Series 63 Definition
Define the Series 63 In Simple Terms
The Series 63 license is a securities license that enables the holder to sell securities in a given state.
The Series 63 exam is administered by FINRA, which is the government-authorized, non-profit organization responsible for administering all securities licensing procedures and requirements testing.
FINRA tests on behalf of the North American Securities Administrators Association (NASAA)—the group of state and provincial regulators tasked with protecting investors.
Purpose of Series 63 License
The purpose of the Series 63 license, and all series-specific exams, is to ensure a level of competency for registered representatives in the securities industry.
The Series 63 exam ensures that brokers have covered state securities regulations and rules prohibiting dishonest or unethical practices.
Series 63 Exam Structure
The following is a breakdown of the 60-question exam. The questions are broadly categorized into:
- state regulations
- administrative specifications
- client communications
- ethical practices and obligations
Co-requisites: Series 63 and SIE
The Series 63 license isn’t the only license a securities representative will need—it makes the holder eligible for a particular state, but one must also pass the co-requisite Securities Industry Essentials (SIE) and either Series 6 or Series 7 exams in order to be fully eligible to trade securities.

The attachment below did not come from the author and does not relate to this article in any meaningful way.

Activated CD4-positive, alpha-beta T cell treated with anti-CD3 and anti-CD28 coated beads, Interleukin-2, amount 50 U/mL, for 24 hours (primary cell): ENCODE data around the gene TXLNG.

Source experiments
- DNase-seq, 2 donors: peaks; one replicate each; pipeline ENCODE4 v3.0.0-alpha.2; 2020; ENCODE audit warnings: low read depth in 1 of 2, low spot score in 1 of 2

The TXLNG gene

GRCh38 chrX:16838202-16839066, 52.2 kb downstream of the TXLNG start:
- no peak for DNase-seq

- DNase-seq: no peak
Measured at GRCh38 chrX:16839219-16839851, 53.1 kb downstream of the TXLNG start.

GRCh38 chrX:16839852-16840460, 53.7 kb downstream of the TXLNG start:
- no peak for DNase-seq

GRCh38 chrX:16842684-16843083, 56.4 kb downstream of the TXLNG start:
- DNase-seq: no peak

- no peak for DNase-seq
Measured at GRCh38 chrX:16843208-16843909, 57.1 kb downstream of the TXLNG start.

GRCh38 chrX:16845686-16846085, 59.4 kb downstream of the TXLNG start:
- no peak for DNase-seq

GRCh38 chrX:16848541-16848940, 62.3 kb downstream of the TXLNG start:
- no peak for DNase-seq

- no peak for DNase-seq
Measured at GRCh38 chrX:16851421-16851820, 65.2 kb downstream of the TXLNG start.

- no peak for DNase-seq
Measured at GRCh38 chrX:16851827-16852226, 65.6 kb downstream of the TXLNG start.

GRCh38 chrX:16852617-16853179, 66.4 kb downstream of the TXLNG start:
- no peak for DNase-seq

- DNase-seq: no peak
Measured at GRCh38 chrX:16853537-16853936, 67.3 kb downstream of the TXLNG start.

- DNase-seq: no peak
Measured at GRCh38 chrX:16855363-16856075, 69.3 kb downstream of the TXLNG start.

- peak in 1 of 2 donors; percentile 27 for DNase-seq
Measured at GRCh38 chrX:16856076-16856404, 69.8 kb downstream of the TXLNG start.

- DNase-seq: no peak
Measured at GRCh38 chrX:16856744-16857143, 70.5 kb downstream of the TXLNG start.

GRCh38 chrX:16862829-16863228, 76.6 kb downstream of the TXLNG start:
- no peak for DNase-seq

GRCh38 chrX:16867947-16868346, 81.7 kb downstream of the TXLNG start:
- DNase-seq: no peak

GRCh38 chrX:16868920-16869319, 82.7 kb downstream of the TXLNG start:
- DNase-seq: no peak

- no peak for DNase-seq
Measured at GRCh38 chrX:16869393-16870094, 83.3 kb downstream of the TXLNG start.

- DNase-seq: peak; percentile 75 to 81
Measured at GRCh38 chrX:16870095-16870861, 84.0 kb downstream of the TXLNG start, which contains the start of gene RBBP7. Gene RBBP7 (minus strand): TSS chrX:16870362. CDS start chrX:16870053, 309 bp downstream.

Additionally, a Series 65 license is required to sell financial advice for fees instead of commission, and a Series 66 license combines the Series 63 and Series 65, but is only eligible to those who pass the Series 7 license.
Suggested Order of Tests
Kaplan, the publisher of the most widely adopted textbook on the Series 63 license, recommends taking exams in the following order:
1. Pass the SIE.
2. Secure sponsorship for top-off exams.
3. Take the Series 6 and/or Series 7
4. Take the Series 63.
Series 63 and Financial Advisors
While financial advisors may be required to get a series 63 license, they are often not the ones making decisions on behalf of their clients.
Larger RIA firms have Financial Planning and Investment Strategy teams that put together firm-wide strategies for portfolios and clients depending on factors like:
- The amount of risk each client can sustain
- Total AUM
Exceptions to the Series 63 Requirement
States that don’t require the series 63 license:
- District of Columbia
- New Jersey
- Puerto Rico
Series 65 makes you eligible to sell financial advice.
Series 66 combines the 63 and 65, but not every state accepts the 66, which is why they still exist separately.